Editor’s note: Columnist Christine Burns Rudalevige is on vacation this week, so food editor Peggy Grodinsky stepped in. Rudalevige’s column will return next week.

Cooking projects have become much easier for me during the pandemic, because my home “office” is exactly three steps from my kitchen. It’s in my pantry, in fact (could any place be better for a food writer?). In the last two years, that proximity has allowed me to tackle the kind of cooking that, while it doesn’t necessarily require hands-on time, does require time.

Yogurt, for instance. At the office, I might take a minute to stand up and stretch or refill my coffee cup; at my home office, I use those moments to step into the kitchen and monitor a simmering stock, a bubbling pot of beans or yogurt in the making.

I happen to use a recipe from the New York Times to make my yogurt. I’ve got the recipe memorized; that’s how easy yogurt-making is. But I’ve looked at others, and they all are more or less the same. You heat a lot of milk on the stovetop. Then you cool it for 20 to 30 minutes after which you mix in a little yogurt you’ve saved from your last batch. You leave the liquid be in a warm spot for a long time, checking on it after 2 hours, then 3, then 4 and so on until it jells, at which point, you have yogurt; it will continue to solidify a little after you put it in the refrigerator.

The process is ridiculously easy, but it does require you to open the oven door every once in a while – the turned-off oven is where I usually let mine ferment – to check on the yogurt’s progress. Plus, especially the first few times you make it, you may suffer through some heart-in-mouth moments wondering if it is ever going to jell. Have faith. It will. (And if not, drink it as kefir.)

Even if you cook a lot, there is something especially satisfying about making the sort of thing you usually buy, say mayonnaise, sourdough bread, jam or, yes, yogurt. I can’t say my own is better than some of the excellent locally made yogurt that I used to buy. But it’s awfully good, and it’s less expensive, too.

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Even better, it saves me from contributing any more than I already do to the insane amounts of single-use plastic in the world, which require fossil fuels to make and then never break down — the chemicals seep into our water and micro-plastics pollute our oceans. Plastic kills wildlife, too, when creatures eat it or become entangled in it. The less I use of it, the better.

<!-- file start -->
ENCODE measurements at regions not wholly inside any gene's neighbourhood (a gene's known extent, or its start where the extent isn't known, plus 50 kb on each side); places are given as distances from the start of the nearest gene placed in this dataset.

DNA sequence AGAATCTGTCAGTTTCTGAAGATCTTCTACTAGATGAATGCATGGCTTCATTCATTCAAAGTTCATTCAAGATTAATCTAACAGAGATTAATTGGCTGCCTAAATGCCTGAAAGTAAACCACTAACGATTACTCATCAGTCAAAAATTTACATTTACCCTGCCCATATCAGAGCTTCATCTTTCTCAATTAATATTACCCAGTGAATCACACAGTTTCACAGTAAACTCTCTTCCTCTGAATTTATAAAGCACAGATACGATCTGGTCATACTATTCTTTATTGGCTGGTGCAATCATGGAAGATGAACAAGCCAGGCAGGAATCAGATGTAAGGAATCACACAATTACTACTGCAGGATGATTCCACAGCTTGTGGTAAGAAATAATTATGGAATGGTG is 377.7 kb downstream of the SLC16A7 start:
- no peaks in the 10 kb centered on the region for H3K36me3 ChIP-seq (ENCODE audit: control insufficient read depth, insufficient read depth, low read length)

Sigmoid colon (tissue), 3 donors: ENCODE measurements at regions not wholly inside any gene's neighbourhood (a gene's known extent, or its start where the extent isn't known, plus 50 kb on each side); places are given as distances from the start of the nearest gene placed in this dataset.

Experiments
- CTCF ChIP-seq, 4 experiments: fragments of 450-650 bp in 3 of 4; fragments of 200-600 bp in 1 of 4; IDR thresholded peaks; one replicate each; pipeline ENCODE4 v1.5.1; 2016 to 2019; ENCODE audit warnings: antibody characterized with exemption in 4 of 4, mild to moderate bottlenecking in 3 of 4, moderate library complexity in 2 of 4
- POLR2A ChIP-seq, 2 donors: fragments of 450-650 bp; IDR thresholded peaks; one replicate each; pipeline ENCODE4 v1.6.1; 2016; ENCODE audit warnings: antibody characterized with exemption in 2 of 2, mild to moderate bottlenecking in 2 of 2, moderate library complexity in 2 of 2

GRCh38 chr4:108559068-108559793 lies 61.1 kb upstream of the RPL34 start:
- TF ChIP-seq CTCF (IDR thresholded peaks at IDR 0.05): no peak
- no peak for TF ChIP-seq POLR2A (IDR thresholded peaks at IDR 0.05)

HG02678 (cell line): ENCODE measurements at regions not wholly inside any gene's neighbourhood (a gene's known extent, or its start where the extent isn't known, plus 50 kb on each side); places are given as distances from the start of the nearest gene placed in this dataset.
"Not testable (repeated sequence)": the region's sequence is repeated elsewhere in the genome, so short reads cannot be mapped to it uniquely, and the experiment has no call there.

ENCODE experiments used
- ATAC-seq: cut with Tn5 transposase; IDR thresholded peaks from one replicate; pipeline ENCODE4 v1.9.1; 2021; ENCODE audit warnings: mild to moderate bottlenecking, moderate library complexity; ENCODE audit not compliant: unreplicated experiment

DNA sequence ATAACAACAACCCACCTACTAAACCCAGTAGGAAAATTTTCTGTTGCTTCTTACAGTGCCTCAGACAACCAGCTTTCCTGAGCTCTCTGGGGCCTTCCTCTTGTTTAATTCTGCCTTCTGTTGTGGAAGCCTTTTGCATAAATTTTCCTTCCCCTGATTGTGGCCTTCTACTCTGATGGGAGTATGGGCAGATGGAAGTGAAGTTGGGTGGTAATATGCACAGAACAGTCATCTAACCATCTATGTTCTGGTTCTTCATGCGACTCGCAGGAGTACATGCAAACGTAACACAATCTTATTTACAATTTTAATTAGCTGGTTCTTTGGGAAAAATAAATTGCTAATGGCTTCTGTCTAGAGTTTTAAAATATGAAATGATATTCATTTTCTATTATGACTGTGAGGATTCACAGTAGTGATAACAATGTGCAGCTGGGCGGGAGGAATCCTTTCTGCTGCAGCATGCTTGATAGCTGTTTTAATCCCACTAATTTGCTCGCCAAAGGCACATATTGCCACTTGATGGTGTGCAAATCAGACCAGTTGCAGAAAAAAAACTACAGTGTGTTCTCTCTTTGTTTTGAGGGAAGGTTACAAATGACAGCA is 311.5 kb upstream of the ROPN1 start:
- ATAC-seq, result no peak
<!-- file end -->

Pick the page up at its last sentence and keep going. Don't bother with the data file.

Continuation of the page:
And while years ago I felt good simply recycling my plastic containers, now I realize that doesn’t do much good. Recycling plastic is notoriously challenging. According to the EPA’s latest statistics, just 8.7 percent of plastics are recycled in the U.S. On the hierarchy of waste reduction, reduce comes in first and recycle last.

There are so many ways for you to use your homemade yogurt, I don’t even know where to start — as a base for a morning bowl of granola, an ingredient in pancakes or coffee cake, a sauce for salmon or eggs, the foundation for dip or salad dressing, a dollop on soup, a marinade for meat, or about a million other delicious things, including a mango lassi.

On chillier days, it helps to wraps the jar with yogurt-in-process in a kitchen towel before leaving it in a warm place to ferment for several hours. Ben McCanna/Staff Photographer

Easy Yogurt

This recipe is lightly adapted from the New York Times. For reliability, I use a thermometer to make it.

4 cups milk
1/4 cup yogurt, with live, active cultures
2 to 3 tablespoons instant nonfat dry milk powder (optional)

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Coat the bottom of a Dutch oven or other heavy-bottomed pot with a 1/4-inch layer of water (to prevent sticking). Set the pot over medium-high heat. Add the milk and scald it, heating until just before it comes to a boil. You will see bubbles start to form around the edge. (If I am using 2 percent milk, as opposed to whole milk, I whisk 2-3 tablespoons of instant nonfat dry milk powder into the liquid milk before heating it for added creaminess. The whole milk makes richer yogurt, of course. )

Take the pot off the heat and cool the milk to 130 degrees, about 30 minutes. Use a thermometer to check.

Meanwhile, at the bottom of a glass jar that can fit 1 quart, place 1 teaspoon of the yogurt. When the milk has cooled to 130 degrees, whisk in the remaining yogurt until it dissolves. Pour the milk mixture into the glass jar.

Put the jar, with the lid slightly askew, in a warm spot. I use my oven. In the winter, I leave the light on and wrap the jar in a dish towel for added warmth. Leave it there until the yogurt is slightly wiggly but jelled, checking every hour after 2 hours. The process can take 7 hours or so.

Among the many excellent uses for homemade yogurt? A mango lassi. Ben McCanna/Staff Photographer

Sweet, Pale Orange, Mango Lassi

This recipe comes from Madhur Jaffrey’s “Quick & Easy Indian Cooking.” Like the yogurt itself, it barely requires a recipe, but because of the ice cubes it does require a blender or food processor with a strong motor. On my copy of the recipe, I’ve scribbled, “Yummy. How could it not be?” Ataulfo, or honey, mangos are in season right now, in Mexico, and I don’t mean Mexico, Maine. But at a time of year when we’ve got very little local produce, for me, along with the snowdrops in my garden, they signal spring.

Serves 2-3

1 ¼ cups plain yogurt
1 cup chopped, ripe mango
3 tablespoons sugar, or to taste
1/4 teaspoon freshly ground cardamom seeds
8 ice cubes

Combine all the ingredients in an electric blender and blend. Immediately, pour into 2-3 glasses to serve.


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